Drone Warriors

Our planet has known its fair share of warriors and warrior kings. A warrior king is not the same as a warmongering king, or an elected civilian official. A warrior king has fought in battle, endangered his life (if he's the brave sort of king) and instilled the nature of violence -- at least to some extent -- into his being.

This doesn't mean he loves peace, or war. He, or she (think Joan of Arc) might fight for defense of the homeland, fear of a powerful neighbor, religious motivations or raw territorial expansion. Irrespective of the reasons toward violence, a warrior king who has shed blood in battle generally has some understanding of the costs armed conflict can inflict upon the men and women who wage war, as well as the toll it can take on civilian populations suffering under the burdens of unrestricted combat.

The United States is an exceedingly powerful nation with a talent for war. Depending on what team you happen to be rooting for, this can be perceived as a good or bad thing. Regardless of your feelings about the unparalleled (not yet, China) strength of the American military, it seems fairly obvious that drone technology has, and is continuing to change the nature of global conflict.

Unmanned drones, civilian and military grade, seem to be everywhere these days. Even Amazon is toying around with the idea of using drones to deliver goods (not bombs) to your doorstep. One day soon, perhaps, drones might darken our skies with the programmed intent of ending human life -- or simply to deliver our mail. Considering mankind's penchant for consumerism and aggression, it's a coin toss as far as I'm concerned as to which one.

When the risks of death and destruction are diminished at home, the tendency to wage endless, limited strikes (there's a paradox for you) increases. That might be peachy keen with you when it's your team flying the drones, but that might not always be the case.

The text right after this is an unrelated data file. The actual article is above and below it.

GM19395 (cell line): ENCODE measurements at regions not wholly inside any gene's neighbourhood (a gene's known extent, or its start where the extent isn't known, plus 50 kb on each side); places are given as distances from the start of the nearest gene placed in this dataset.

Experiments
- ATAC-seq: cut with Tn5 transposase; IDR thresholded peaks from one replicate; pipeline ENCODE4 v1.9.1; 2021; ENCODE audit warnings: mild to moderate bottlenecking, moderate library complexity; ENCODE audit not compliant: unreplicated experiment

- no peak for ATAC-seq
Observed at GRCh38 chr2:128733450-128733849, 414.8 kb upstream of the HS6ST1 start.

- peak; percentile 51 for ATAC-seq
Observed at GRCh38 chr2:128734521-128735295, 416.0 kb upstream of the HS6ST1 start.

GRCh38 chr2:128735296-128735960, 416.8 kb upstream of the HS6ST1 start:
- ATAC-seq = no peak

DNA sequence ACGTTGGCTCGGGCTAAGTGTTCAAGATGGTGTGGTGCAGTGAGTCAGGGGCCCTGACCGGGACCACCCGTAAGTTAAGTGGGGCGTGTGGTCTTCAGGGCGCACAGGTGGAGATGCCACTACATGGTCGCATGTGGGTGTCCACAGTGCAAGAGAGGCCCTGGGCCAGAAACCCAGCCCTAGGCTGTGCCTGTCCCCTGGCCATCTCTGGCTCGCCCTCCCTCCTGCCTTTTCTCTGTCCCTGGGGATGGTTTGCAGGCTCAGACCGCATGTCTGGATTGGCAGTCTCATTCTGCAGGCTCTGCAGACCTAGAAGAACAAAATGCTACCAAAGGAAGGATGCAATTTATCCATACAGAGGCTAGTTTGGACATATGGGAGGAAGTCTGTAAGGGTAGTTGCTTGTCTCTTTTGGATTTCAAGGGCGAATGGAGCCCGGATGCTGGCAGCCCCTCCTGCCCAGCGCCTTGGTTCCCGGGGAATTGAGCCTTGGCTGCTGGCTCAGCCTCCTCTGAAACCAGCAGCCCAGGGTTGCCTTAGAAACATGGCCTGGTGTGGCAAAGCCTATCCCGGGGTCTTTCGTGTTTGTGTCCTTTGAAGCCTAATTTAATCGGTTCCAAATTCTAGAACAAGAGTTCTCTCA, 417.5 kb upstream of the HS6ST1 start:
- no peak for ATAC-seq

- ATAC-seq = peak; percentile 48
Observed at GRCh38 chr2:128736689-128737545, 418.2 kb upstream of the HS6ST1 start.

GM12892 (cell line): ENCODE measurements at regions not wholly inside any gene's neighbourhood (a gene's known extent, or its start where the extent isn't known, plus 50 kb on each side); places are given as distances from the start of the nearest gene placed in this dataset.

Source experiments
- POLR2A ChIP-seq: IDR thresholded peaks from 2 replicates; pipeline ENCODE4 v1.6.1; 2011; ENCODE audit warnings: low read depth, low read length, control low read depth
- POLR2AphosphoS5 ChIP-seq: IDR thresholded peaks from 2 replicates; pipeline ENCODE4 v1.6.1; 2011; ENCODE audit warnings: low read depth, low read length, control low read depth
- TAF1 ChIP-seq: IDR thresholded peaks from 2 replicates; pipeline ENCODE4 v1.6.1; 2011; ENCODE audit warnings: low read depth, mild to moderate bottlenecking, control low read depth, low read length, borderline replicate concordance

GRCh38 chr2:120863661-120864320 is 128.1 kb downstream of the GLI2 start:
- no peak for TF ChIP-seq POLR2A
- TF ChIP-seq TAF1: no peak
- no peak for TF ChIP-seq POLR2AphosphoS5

The unchecked destructive potential of drone technology is something our leaders, and other heads of state are contending with now. The ability to strike anywhere on Earth at any time is an incredibly powerful tool. It's doubtful that this power will ever be given up willingly. It falls to the "civilized" world (yes, I know that term comes with a lot of inherent biases) and formidable military players to try and set some limits on just how godlike their ability to rain death down upon their enemies should be.

We might be able to bomb the crap out of al Qaeda affiliates in Pakistan, Yemen and the Horn of Africa, but should we continue to do so for years or decades to come? As our ability and willingness to kill remotely grows, it's a strong likelihood that less-than-friendly coalitions will arise in an attempt to keep our unbridled power in check.

The real warrior kings of the past rode their horses near or at the front lines of their retinues and armies. These battle-hardened leaders shared in the collective risk of their men to some degree. Their reasons for battle could be noble, or ignoble (as often was the case), but the monarchs of old bled with their comrades on the battlefield -- and when the "king's ransom" wasn't met, died with their men as well.

Professional, high-tech militaries have made it easier for societies to wage war. The burden of mass conscription and the sacrifices everyday citizens used to make toward mobilization efforts have dwindled away. On an increasingly frequent basis, drones allow for military strikes of varying scales around the world without ever having to commit boots (special operations forces excluded) to the ground.

In an age filled with video game-esque combat, it's important to know when to hit an enemy, how hard, and when to show some restraint. An expert sniper understands that after a target is taken out, it's time to head home. If he keeps shooting, someone is bound to find him, and shoot back. A future "drone king" left unchecked, with a deadly army of drones at his disposal, could very well set the world on fire. And he could do so without ever leaving his chair.

Drones have their place, and in future wars might even become instrumental in massive assaults on enemy positions. Even so, a measured use of this technology should be the guiding rule by which a democracy abides. The lethality of a done is an awesome tool, but when overused, it becomes a poor substitute for going after the root causes of enduring, international problems.